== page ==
EnergyEnergy is releasedEnergy is absorbed
Product stabilityStable products are formed in exothermic reactionComparatively less stable products are formed in endothermic reaction
Examplesevaporation, boiling an egg, ice melting, photosynthesis, and splitting of gas moleculesThe formation of ice, the corrosion of iron, the sinking of concrete, and chemical bonding

Endothermic Reaction

Chemical processes known as endothermic reactions take in heat energy from their surroundings. This indicates that external energy must be provided for the beginning and development of an endothermic reaction. The system's temperature drops as a result.

The enthalpy change of the reaction increases as energy is taken in from the outside. Enthalpy is the result of adding a system's internal energy to the energy needed to keep its volume and pressure within its surroundings. The enthalpy of the system is initially equal to the total of the enthalpies of the reactants. Due to the absorption of energy, the products' enthalpy or energy is higher at the end of the endothermic reaction.

A + B → C + D

ΔH = {HC + HD} – {HA + HB}

ΔH = (Hproducts) – (Hreactants) = A positive value

Where,

ΔH - Enthalpy change

Hc, Hd - Enthalpies of products C and D

Ha, Hb - Enthalpies of reactant A and B

According to the energy diagram below, in an endothermic reaction, the reactants are at a lower energy level than the products. As a result, the products tend to be less stable than the reactants. Since we are directing the reaction toward more unstable things, the reaction's total H is positive, meaning that energy is being absorbed from the environment.

Examples:

  • Photosynthesis: As a tree expands, it takes energy from the surroundings to split CO2 and H2O.
  •  Evaporation: As water absorbs heat to transform into gas, sweating helps to cool a person down.
  •   Cooking of egg by absorbing heat from the pan.
  •  Dissolving ammonium chloride solid in water:

                    NH4Cl(s) + H2O(l) + heat → NH4Cl(aq) 

  • Mixing water with potassium chloride:

                     KCl(s) + H2O(l) + heat → KCl(aq)

  • Reacting Ethanoic acid with sodium carbonate:

                    CH3COOH(aq) + Na2CO3(s) + heat → CH3COO–Na+(aq) + H+(aq) + CO32-(aq)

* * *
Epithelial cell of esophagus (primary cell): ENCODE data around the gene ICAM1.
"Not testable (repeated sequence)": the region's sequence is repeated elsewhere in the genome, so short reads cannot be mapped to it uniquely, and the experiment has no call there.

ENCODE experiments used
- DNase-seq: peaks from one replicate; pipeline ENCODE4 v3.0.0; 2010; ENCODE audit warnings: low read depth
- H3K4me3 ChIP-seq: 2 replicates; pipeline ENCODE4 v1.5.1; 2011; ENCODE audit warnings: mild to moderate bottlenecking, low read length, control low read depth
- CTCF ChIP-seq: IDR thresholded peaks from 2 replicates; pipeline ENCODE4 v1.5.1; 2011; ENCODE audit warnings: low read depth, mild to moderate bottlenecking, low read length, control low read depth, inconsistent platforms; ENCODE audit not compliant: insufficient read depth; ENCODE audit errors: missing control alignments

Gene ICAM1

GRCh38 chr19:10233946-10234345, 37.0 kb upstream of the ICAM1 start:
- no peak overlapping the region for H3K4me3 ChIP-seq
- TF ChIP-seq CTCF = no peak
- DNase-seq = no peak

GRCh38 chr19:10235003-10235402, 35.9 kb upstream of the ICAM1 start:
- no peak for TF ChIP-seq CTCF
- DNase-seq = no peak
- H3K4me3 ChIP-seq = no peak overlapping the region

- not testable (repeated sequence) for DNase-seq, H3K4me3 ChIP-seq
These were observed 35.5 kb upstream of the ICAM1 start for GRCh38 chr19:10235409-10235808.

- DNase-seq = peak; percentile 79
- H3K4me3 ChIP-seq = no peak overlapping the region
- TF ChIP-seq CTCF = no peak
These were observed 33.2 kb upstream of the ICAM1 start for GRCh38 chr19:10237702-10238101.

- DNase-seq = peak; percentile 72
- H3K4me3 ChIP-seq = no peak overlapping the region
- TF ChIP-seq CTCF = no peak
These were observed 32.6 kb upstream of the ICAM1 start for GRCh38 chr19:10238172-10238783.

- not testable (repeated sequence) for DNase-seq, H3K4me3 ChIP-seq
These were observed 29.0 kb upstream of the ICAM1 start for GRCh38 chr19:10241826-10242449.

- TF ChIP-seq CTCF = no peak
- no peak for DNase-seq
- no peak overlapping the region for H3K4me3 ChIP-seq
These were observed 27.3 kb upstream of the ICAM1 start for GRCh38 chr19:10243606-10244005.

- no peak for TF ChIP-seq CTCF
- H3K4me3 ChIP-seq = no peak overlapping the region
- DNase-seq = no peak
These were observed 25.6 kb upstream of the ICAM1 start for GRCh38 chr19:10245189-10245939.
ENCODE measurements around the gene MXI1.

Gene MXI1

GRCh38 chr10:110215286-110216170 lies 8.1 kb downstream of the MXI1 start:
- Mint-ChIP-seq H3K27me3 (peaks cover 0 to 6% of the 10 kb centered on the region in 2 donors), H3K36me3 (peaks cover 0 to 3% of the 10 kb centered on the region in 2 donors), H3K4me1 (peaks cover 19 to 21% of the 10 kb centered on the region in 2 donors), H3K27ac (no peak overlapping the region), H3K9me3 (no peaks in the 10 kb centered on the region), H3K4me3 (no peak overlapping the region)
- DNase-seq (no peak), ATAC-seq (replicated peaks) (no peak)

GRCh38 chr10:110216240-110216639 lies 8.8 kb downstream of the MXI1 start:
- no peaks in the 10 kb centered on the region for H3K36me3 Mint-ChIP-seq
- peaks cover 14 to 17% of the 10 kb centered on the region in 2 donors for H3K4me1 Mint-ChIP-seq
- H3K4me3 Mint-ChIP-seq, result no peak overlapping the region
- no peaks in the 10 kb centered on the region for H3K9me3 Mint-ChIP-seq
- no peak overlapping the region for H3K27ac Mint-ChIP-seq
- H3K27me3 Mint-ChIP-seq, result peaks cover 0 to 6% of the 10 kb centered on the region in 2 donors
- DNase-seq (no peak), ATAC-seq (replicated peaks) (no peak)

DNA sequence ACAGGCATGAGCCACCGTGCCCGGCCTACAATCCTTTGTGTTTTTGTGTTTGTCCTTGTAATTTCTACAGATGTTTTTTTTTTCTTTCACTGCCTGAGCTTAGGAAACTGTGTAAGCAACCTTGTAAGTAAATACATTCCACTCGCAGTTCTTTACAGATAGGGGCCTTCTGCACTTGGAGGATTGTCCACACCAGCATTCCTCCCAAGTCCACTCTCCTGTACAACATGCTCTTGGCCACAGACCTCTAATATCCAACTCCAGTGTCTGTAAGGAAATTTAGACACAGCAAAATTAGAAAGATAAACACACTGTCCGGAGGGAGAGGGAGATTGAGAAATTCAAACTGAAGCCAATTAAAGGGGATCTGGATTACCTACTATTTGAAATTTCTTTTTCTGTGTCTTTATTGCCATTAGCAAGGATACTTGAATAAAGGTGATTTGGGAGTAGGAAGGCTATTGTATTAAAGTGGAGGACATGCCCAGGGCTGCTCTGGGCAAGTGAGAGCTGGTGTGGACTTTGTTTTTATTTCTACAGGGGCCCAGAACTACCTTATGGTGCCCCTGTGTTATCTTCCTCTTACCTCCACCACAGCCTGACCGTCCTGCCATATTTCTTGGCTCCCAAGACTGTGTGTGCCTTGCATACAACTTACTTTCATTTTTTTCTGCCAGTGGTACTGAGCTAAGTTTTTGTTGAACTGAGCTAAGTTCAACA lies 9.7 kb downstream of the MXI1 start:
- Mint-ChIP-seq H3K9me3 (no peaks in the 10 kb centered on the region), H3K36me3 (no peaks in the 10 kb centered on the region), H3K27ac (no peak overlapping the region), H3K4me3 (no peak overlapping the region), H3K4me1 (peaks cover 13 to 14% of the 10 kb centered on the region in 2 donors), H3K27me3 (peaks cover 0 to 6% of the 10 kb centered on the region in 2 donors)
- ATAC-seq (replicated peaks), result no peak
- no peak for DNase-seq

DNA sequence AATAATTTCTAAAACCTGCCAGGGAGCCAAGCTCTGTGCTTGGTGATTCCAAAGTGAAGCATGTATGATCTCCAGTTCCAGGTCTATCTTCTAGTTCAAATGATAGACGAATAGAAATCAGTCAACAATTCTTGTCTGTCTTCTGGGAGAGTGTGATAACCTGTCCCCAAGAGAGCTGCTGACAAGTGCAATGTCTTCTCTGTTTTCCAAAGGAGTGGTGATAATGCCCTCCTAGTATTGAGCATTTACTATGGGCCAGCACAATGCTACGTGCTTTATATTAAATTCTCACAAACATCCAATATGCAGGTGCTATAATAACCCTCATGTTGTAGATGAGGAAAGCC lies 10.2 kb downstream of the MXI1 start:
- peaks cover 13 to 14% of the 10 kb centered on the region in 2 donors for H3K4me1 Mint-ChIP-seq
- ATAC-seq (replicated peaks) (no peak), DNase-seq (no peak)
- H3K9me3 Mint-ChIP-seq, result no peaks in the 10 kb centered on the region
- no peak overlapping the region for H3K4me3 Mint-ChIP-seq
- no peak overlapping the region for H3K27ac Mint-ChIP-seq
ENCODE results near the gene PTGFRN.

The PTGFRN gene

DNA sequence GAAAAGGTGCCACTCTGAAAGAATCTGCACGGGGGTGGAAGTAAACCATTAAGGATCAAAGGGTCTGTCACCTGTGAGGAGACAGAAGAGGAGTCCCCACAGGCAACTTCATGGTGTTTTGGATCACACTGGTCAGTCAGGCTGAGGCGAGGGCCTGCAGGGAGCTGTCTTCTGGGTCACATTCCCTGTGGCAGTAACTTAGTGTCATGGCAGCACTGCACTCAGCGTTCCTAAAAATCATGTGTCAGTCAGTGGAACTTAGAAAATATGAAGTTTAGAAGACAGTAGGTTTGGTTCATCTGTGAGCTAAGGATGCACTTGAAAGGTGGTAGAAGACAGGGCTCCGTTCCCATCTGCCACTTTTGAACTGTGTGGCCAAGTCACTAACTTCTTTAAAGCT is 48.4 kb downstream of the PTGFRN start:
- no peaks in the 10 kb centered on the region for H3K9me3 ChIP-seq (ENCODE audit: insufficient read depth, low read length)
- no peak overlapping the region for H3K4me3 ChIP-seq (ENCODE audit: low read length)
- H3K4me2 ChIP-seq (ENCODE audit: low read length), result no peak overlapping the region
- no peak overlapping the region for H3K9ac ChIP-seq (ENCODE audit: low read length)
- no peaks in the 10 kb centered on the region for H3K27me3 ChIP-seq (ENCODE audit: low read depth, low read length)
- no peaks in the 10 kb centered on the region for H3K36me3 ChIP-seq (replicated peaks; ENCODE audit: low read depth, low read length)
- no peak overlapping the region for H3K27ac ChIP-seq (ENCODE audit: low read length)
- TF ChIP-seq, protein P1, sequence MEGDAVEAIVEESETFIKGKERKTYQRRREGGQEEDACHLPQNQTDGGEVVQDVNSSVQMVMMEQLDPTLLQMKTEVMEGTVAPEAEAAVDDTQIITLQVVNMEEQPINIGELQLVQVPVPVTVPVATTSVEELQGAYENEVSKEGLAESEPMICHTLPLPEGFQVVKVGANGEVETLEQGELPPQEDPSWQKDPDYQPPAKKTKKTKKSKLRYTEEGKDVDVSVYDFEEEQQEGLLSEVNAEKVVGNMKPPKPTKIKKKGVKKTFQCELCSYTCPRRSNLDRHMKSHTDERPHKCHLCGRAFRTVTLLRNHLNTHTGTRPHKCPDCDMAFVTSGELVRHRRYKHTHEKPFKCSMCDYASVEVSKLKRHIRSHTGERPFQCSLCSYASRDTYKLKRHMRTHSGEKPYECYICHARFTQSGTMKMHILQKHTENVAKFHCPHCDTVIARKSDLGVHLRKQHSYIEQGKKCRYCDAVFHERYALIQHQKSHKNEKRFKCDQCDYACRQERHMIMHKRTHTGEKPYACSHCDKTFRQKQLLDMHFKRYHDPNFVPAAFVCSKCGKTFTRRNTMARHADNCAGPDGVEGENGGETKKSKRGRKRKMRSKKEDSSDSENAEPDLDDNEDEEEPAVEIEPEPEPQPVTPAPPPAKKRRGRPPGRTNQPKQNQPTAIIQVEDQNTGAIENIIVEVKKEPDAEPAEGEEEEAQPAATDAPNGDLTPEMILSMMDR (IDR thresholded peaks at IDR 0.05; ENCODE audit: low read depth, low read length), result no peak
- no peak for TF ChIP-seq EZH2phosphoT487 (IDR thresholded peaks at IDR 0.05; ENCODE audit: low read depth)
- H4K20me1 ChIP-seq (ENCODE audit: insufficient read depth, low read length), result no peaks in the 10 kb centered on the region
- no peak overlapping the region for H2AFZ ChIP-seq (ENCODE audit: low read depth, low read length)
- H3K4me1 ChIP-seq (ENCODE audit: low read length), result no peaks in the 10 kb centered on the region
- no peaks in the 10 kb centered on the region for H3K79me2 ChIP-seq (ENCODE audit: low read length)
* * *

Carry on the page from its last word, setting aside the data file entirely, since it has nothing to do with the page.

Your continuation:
-"Heat" on the left side indicates the absorption of heat

Exothermic Reaction:

Chemical processes known as exothermic reactions discharge heat energy into the environment. This implies that as the chemical reaction develops, energy is released to the outside. The enthalpy of the products is less than the enthalpy of reacting agents because the system's internal energy has been released. The following explanation will help.

Since the internal energy of the reactants has decreased as a result of the energy release, the change in enthalpy now has a negative value. As the exothermic reaction develops, the system's temperature will rise. Therefore, by simply touching the container wall where a chemical reaction is occurring, one can infer whether the process is endothermic or exothermic. A reaction that is exothermic causes the container to warm up.

P + Q → R + S

ΔH = {HR + HS} – {HP + HQ}

ΔH = (Hproducts) – (Hreactants) = A negative value

According to the energy diagram below, in an exothermic reaction, the reactants have a greater energy level than the products. The products are, therefore, more stable than the reactants. Overall, H for the reaction is negative, meaning that heat is generated as a byproduct.

Examples:

  • Heat is released during the condensation of water vapor into rain.
  •  Chemical processes in concrete emit heat when water is added.
  •  Anything that burns is an exothermic process.